New Book Shares First-Person Contemporary Indigenous Stories from Across North America

New Book Shares First-Person Contemporary Indigenous Stories from Across North America
Mallory Adamski (Diné), Director of Communications and Advancement, NIWRC

Newly released in October 2020, human rights oral history nonprofit Voice of Witness partnered with Haymarket Books to release How We Go Home: Voices from Indigenous North America, which shares twelve contemporary first-person stories in the long and ongoing fight to protect Native life, land, and rights. These narratives are shaped by loss, injustice, resilience, and the struggle to share space with settler nations, speaking to the legacy of colonization, intergenerational trauma, genderbased violence, and the crisis of murdered and missing Indigenous women and girls.

By amplifying Indigenous voices and forging space for Native narrators to tell their stories in their own words, the book is a powerful tool for building connections across communities and resisting the misinformation and historic and present-day erasure around contemporary Indigenous experiences in North America.

Narrators in the book include Gladys Radek (Gitxsan and Wet’suwet’en First Nations), a survivor of sexual violence whose niece’s disappearance led her to become a family advocate for the National Inquiry into Missing and Murdered Indigenous Women and Girls (MMIWG) in Canada; Jasilyn Charger (Cheyenne River Sioux Tribe), who kickstarted a movement of Water Protectors at Standing Rock that roused the world; Ashley Hemmers (Fort Mojave), who addresses issues of intergenerational trauma, health care, tribal sovereignty, and rebuilding community as the tribal administrator on the Fort Mojave Reservation; Marian Naranjo (Santa Clara Pueblo), who led Santa Clara and nearby pueblos to document the environmental and cultural consequences of living next to Los Alamos National Laboratory; and more.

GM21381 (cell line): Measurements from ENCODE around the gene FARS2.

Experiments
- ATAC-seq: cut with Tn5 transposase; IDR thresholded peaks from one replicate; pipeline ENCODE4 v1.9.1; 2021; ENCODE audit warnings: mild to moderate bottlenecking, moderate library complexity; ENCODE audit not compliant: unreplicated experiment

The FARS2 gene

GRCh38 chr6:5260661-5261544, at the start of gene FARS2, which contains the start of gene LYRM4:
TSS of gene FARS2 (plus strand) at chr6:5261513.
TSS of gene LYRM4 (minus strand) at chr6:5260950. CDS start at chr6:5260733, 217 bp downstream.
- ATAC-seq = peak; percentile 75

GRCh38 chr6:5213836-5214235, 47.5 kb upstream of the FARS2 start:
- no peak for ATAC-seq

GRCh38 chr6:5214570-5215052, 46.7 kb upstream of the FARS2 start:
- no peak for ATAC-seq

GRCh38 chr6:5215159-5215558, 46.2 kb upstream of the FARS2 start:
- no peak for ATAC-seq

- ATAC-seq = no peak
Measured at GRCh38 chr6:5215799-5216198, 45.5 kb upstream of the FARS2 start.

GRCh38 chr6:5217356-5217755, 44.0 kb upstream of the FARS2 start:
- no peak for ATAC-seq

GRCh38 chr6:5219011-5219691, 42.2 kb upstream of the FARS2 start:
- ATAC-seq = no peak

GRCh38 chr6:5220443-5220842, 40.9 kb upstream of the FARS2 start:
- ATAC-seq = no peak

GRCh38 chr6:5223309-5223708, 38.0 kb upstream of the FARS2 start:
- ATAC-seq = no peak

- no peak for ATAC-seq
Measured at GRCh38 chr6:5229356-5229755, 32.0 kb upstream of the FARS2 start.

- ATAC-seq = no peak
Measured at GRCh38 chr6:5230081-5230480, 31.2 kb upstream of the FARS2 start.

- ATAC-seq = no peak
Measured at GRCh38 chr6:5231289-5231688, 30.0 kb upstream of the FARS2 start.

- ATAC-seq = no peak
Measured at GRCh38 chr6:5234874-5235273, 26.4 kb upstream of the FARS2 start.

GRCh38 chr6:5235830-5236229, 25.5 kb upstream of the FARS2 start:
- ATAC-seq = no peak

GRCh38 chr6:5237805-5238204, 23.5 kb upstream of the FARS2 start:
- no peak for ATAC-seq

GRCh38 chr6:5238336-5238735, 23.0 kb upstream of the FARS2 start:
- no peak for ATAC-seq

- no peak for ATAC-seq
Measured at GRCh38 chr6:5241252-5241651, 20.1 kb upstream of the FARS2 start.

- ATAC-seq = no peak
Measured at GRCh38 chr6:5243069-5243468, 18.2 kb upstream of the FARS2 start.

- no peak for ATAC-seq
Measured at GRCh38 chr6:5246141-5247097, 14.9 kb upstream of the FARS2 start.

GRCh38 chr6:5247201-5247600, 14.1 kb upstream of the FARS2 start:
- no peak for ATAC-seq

Narrator Gladys Radek survived sexual violence in the foster system and later lost her niece, Tamara Lynn Chipman, who went missing in 2005 at age twenty-two along the notorious Highway of Tears in Canada. This inspired Gladys to become a community activist and eventually a Family Advocate for the National Inquiry into MMIWG.

“The families’ voices need to be heard,” Radek said. “Each of our family members knows what the problems are in their communities, whether it be poverty, addiction, or the lack of social services.

Editor Sara Sinclair, an oral historian, writer, and educator of Cree-Ojibwe and settler descent, writes, “Over the three years I spent interviewing for this book, in cities and on reserves and reservations across the continent, I heard many stories that illuminated how the heightened risk of violence to Indigenous women and girls is yet another consequence of decades of government policies that have impoverished and fractured Indigenous communities. I also met many women, like Gladys, who are fighting for justice for the continent’s countless missing and murdered Indigenous women and girls.”

For educators and advocates, Voice of Witness developed corresponding free curricula for How We Go Home: Voices from Indigenous North America, available for download online to incorporate Indigenous narratives and perspectives into classrooms. To purchase How We Go Home and access free lesson plans, visit voiceofwitness.org/how-we-go-home